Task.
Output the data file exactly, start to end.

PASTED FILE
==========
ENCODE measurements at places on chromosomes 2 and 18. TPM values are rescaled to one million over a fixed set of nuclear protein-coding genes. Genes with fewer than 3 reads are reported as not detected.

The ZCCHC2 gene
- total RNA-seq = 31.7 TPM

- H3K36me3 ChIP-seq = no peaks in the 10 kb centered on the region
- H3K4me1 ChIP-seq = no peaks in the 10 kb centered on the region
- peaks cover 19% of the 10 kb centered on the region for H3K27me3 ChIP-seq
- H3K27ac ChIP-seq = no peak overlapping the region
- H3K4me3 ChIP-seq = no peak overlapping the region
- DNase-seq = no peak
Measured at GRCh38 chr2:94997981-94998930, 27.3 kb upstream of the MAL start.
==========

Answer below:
ENCODE measurements at places on chromosomes 2 and 18. TPM values are rescaled to one million over a fixed set of nuclear protein-coding genes. Genes with fewer than 3 reads are reported as not detected.

The ZCCHC2 gene
- total RNA-seq = 31.7 TPM

- H3K36me3 ChIP-seq = no peaks in the 10 kb centered on the region
- H3K4me1 ChIP-seq = no peaks in the 10 kb centered on the region
- peaks cover 19% of the 10 kb centered on the region for H3K27me3 ChIP-seq
- H3K27ac ChIP-seq = no peak overlapping the region
- H3K4me3 ChIP-seq = no peak overlapping the region
- DNase-seq = no peak
Measured at GRCh38 chr2:94997981-94998930, 27.3 kb upstream of the MAL start.